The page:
State of play in UK sustainable palm oil strides
This report from the UK’s Department for Environment, Food and Rural Affairs (Defra), reports that there has been 'steady' progress on certified sustainable palm oil use with palm oil imports 72% sustainable in 2014 - up from 55% in 2013.
It was in October 2012 that UK associations and the government committed to "working towards" achieving 100% sourcing of "Credibly certified sustainable" palm oil by the end of 2015, by signing onto the RSPO (Roundtable of Sustainable Palm Oil).
This is the third update report since the commitments were made in the sustainable production of palm oil: UK statement where various sectors promised to take action. The commitments were made by among others the UK government, Food and Drink Federation and Agricultural Industries Federation and included government procurement of sustainable palm oil, development of advice for government procurers and businesses on sourcing sustainable palm oil, monitoring UK progress towards 100% sustainable palm oil, and the labelling of palm oil in food products. The new report describes how organisations in the UK are meeting their various commitments.
Of the 72% of imported palm oil now coming from certified sustainable palm oil, one of the certification schemes, the so called GreenPalm certificates, makes up between 19-25% of the total. GreenPalm certificates offer buyers a way of 'offsetting' their purchase of unsustainable, or non-certified, palm oil but a recent article highlights critique of this scheme. Purchase of GreenPalm certificate represents one metric tonne of Certified Sustainable Palm Oil (CSPO). Richard George, Greenpeace UK forest campaign team leader argues that companies and governments should focus more on ensuring that their palm oil suppliers are not cutting down rainforest instead of offsetting their unsustainable purchases. The RSPO argues that this online market system (which is owned by oil giant AAK) is a way for firms who do not have "reasonable access" to physical supply chains to support the production of certified sustainable palm oil (CSPO).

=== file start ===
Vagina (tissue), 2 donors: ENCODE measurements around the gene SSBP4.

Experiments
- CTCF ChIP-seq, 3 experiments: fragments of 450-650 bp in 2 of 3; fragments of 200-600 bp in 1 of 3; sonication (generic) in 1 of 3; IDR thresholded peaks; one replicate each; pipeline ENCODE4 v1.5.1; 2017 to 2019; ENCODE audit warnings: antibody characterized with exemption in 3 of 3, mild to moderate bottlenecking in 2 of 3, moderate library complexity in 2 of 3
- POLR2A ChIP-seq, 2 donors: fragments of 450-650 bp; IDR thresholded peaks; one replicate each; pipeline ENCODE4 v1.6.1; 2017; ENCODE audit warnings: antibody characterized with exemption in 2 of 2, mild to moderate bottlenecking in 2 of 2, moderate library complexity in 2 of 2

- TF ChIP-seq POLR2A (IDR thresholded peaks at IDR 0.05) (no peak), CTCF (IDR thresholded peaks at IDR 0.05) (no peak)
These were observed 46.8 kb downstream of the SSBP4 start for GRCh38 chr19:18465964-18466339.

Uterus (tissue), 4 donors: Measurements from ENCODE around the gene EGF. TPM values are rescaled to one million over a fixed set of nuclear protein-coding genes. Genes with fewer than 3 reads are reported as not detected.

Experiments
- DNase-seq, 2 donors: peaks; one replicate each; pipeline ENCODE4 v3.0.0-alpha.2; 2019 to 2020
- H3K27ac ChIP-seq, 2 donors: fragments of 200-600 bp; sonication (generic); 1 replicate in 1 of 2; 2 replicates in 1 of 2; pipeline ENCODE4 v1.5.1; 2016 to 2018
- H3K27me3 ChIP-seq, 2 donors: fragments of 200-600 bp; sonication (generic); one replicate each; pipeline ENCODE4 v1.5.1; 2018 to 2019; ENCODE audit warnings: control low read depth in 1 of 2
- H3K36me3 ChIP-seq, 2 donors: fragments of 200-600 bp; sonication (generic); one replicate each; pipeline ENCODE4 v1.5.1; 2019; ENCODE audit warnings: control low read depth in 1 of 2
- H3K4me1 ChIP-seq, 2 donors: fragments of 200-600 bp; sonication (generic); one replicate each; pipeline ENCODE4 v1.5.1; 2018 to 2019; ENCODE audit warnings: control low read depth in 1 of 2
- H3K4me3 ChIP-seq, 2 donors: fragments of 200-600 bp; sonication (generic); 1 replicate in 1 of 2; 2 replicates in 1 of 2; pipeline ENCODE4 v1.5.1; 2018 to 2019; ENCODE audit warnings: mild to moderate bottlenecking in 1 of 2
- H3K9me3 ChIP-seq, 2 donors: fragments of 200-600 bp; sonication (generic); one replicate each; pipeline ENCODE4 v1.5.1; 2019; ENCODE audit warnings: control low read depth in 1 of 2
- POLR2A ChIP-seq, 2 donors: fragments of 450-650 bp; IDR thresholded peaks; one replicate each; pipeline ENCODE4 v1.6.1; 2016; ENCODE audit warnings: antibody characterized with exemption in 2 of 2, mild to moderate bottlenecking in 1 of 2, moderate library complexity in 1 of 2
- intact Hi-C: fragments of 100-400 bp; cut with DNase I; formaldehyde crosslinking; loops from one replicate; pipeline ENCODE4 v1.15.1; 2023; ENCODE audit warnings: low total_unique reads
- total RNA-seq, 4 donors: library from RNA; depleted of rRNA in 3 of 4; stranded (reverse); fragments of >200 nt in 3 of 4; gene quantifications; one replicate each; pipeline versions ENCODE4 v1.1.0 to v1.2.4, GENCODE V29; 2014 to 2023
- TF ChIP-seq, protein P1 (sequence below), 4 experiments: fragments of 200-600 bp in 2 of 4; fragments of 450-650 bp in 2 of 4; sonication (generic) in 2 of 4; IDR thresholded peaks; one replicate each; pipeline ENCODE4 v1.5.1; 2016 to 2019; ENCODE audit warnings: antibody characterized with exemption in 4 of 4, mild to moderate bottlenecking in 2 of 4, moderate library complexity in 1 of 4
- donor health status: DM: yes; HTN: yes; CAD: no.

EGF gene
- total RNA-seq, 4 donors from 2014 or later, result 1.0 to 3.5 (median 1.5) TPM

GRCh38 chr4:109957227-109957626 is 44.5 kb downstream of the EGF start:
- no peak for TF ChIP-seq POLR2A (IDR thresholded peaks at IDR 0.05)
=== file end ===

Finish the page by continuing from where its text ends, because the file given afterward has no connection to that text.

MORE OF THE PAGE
One signatory, the British Retail Consortium - which represents major UK retailers such as Sainsbury, Tesco and Spar – reported that its members sourced 91% sustainable palm oil at the end of 2014, of which 87% was physically certified sustainable palm oil.
Despite the advances made, challenges remain: “The organisations have started from different places and they face different challenges. It is recognised that some sectors are making rapid progress whilst others are finding the transition more difficult.”
You can read the full UK statement on sustainable production of palm oil: 3 years on progress report here, Defra’s annual report on sustainable palm oil here, more about the commitments made in 2012 here and see further coverage here.
While some of the food system challenges facing humanity are local, in an interconnected world, adopting a global perspective is essential. Many environmental issues, such as climate change, need supranational commitments and action to be addressed effectively. Due to ever increasing global trade flows, prices of commodities are connected through space; a drought in Romania may thus increase the price of wheat in Zimbabwe.